NEW YORK (Reuters Health) – For the initial treatment of HIV-associated cryptococcal meningitis, amphotericin B plus fluconazole is a good alternative to amphotericin B plus flucytosine (5-FC), the current standard initial therapy, a study suggests.
The study found no statistically significant difference in early fungicidal activity between amphotericin B plus fluconazole and amphotericin B plus 5-FC.
This finding is highly relevant to patients in Asia and Africa, where 5-FC remains largely unavailable, Dr. Thomas Harrison, of St. George’s University of London, United Kingdom and colleagues point out in a report online November 3 in Clinical Infectious Diseases.
In a linked commentary, Dr. John Bennett, of the National Institute of Allergy and Infectious Diseases, Bethesda, Maryland, praises Dr. Harrison and colleagues for continuing to “lead the way in efforts to improve care of South African AIDS patients with cryptococcal meningitis.”
The randomized unblinded four-armed study included 80 HIV-seropositive, antiretroviral naïve patients with a first episode of cryptococcal meningitis.
All patients received amphotericin B 0.7 to 1.0 mg/kg once daily for two weeks, along with either flucytosine 25mg/kg four times per day (21 patients), fluconazole 800 milligrams once daily (22 patients), fluconazole 600 milligrams twice daily (23 patients), or voriconazole 300 milligrams twice daily (13 patients).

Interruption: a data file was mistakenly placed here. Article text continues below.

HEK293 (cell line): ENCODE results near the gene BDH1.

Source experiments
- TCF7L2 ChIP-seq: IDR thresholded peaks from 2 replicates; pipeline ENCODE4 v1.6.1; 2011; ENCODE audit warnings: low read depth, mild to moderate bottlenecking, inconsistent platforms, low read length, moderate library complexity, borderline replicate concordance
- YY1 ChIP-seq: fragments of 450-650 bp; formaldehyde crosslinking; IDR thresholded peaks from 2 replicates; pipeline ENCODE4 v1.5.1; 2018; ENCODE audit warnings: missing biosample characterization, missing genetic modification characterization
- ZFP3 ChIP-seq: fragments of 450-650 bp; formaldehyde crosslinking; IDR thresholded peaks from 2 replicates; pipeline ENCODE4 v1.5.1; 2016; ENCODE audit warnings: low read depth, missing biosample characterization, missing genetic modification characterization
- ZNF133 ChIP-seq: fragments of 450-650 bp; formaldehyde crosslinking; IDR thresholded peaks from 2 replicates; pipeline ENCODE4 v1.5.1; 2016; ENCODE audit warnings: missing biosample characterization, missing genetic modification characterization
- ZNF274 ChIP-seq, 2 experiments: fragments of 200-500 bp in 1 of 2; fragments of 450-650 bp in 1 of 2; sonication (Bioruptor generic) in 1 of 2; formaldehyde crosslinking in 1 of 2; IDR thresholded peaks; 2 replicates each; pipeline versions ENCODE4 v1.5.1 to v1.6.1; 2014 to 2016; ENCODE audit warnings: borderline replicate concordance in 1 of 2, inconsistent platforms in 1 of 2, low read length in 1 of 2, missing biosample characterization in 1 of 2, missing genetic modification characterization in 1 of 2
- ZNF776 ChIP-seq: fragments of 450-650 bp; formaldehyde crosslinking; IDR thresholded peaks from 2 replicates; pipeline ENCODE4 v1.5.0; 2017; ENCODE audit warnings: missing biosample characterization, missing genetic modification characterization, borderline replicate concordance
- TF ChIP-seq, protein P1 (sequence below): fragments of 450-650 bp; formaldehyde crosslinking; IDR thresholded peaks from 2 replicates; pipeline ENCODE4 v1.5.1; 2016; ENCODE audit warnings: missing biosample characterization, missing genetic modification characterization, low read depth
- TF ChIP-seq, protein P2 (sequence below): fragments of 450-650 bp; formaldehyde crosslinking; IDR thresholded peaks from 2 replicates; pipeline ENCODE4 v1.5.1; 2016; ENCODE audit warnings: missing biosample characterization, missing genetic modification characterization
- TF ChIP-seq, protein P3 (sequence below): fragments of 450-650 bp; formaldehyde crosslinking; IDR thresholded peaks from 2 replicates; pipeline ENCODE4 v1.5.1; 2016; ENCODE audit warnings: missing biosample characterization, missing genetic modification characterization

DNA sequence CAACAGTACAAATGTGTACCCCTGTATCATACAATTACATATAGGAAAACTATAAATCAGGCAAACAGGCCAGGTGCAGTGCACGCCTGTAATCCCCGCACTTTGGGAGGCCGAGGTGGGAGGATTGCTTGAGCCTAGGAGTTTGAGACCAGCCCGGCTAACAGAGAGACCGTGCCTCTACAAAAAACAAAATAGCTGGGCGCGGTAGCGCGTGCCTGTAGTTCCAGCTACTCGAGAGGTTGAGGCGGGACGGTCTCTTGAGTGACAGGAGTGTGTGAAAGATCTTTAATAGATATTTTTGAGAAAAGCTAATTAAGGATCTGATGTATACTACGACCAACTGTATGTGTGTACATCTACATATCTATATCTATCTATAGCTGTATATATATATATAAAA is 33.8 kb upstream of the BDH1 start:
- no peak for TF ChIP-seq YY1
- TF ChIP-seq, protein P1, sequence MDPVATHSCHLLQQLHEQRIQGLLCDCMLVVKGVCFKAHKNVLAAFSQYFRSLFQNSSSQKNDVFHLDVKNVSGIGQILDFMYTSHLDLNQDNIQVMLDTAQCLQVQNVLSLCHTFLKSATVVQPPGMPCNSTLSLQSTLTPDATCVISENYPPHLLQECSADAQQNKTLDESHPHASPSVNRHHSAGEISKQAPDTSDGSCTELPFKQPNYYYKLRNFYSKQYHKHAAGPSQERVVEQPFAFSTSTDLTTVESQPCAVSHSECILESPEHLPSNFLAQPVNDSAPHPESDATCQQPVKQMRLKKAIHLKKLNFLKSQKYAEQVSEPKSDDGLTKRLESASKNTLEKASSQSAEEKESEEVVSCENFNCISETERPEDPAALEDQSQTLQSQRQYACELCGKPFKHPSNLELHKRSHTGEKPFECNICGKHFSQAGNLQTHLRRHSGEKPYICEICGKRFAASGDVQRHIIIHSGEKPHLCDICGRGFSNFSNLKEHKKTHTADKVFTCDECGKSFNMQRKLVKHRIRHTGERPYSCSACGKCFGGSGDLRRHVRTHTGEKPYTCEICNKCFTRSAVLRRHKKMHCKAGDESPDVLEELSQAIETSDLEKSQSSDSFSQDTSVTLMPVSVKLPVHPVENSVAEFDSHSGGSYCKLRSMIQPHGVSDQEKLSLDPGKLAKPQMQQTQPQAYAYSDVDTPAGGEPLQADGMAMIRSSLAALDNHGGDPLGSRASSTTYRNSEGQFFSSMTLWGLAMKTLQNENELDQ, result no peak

According to the investigators, there were no statistically significant differences in the rate of clearance of infection from the cerebrospinal fluid (CSF), the primary outcome. Overall mortality was 12% at two weeks and 29% at 10 weeks, with no statistically significant differences among groups.
Dr. Harrison and colleagues say the second-line drugs were well tolerated overall. They found “few laboratory abnormalities” related to the second agents given; in particular, there were no statistically significant increases in alanine transaminase level or decreases in neutrophil count, they say.
This study, writes Dr. Bennett, “argues convincingly” that 2 weeks of amphotericin B (0.7 to 1.0 mg/kg once daily) can provide the same benefit whether flucytosine or fluconazole is the companion drug. “This conclusion provides an important option for initial therapy of cryptococcal meningitis in South African retroviral-naive AIDS patients,” he concludes.
Dr. Harrison and colleagues say their findings support the use of amphotericin B plus fluconazole at a dosage of at least 800 mg daily in Africa and elsewhere where 5-FC is not currently available.”
They note that amphotericin B plus voriconazole is also “an effective alternative combination in patients not receiving interacting medications.”
Comparison of the Early Fungicidal Activity of High-Dose Fluconazole, Voriconazole, and Flucytosine as Second-Line Drugs Given in Combination With Amphotericin B for the Treatment of HIV-Associated Cryptococcal Meningitis
Clin Infec Dis 2011.